You get the latest Revolution Max 1250T V-Twin motor with hydraulic self-adjusting lifters, variable valve timing, 4 valves per cylinder, 150 bhp and 128 Nm of torque. It's a tech haven with a full suite of rider aids for touring (Cornering Enhanced Traction Control and ABS), nine rider modes (including custom road and offf-road) a one-hand-adjust screen, heated grips, and a 21.2-litre fuel tank for over 200 miles of riding.
This ‘Special’ Edition distinguishes itself from the base model with that semi-active electronic suspension. It also grants the option of the £650 auto-lowering rear suspension when coming to a halt – something hugely beneficial for shorter riders, though not quite as noticeable for taller riders.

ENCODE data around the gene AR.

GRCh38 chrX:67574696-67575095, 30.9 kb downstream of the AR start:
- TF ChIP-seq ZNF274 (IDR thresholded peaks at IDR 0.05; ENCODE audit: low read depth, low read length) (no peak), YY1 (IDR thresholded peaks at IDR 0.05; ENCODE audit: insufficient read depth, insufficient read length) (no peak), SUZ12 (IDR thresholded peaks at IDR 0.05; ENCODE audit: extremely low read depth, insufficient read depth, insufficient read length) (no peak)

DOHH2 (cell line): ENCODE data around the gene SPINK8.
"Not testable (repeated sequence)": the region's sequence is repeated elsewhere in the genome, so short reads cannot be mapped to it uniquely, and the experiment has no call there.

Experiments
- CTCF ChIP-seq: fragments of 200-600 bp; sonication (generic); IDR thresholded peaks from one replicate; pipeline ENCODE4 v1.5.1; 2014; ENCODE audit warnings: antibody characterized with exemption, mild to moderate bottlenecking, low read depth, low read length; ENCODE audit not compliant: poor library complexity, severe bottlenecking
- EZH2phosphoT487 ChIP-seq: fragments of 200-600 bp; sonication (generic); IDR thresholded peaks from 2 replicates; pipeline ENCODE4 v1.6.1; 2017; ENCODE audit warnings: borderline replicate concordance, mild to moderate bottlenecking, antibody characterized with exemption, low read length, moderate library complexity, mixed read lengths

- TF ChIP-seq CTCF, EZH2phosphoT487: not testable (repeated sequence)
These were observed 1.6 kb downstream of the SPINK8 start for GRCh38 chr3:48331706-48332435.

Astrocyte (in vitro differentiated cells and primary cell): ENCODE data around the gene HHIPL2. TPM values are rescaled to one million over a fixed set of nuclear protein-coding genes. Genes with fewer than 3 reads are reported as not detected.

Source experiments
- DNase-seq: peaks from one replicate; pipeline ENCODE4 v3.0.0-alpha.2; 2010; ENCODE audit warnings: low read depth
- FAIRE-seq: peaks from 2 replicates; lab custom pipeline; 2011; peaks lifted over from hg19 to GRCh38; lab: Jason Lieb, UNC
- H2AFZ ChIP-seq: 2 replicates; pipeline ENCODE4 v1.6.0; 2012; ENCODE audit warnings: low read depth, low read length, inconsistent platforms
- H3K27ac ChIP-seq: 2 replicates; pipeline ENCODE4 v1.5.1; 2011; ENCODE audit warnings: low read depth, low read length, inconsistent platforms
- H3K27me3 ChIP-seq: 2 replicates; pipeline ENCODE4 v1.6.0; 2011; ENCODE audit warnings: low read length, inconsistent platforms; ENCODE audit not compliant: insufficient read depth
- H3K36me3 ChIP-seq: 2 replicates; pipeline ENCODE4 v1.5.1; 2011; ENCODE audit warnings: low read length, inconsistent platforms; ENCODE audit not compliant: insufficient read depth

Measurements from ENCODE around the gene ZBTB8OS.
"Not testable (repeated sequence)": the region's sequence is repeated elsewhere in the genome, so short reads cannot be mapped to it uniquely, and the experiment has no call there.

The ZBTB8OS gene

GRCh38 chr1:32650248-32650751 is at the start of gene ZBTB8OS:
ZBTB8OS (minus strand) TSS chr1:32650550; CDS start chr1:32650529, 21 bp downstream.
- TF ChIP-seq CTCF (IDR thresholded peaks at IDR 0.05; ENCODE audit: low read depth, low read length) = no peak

We also had the Great Escape Package fitted, totalling an additional £4017, which (in full) includes: Sport Side Cases, Sport Top Case and mounting system, Side Case Liners, Top Case Liner, and Tank Bag. Plus, the Screamin’ Eagle Extreme-Flow Filter, Screamin’ Eagle Quickshifter, 18” Windshield Kit, and Daymaker™ LED Auxiliary Lights.
A 6.8-inch TFT display with Bluetooth to connect your smartphone for turn-by-turn navigation, music controls and a USB-C socket to charge a device.
All in, it’s a seriously kitted-out motorcycle – and has the spec on paper to take the fight to the big dogs in the adventure space without playing the imitation game, notably the BMW GS that many will consider the ultimate long-distance adventure motorcycle that will do it all.
Harley-Davidson Pan America 1250 Special 2023 Price and Availability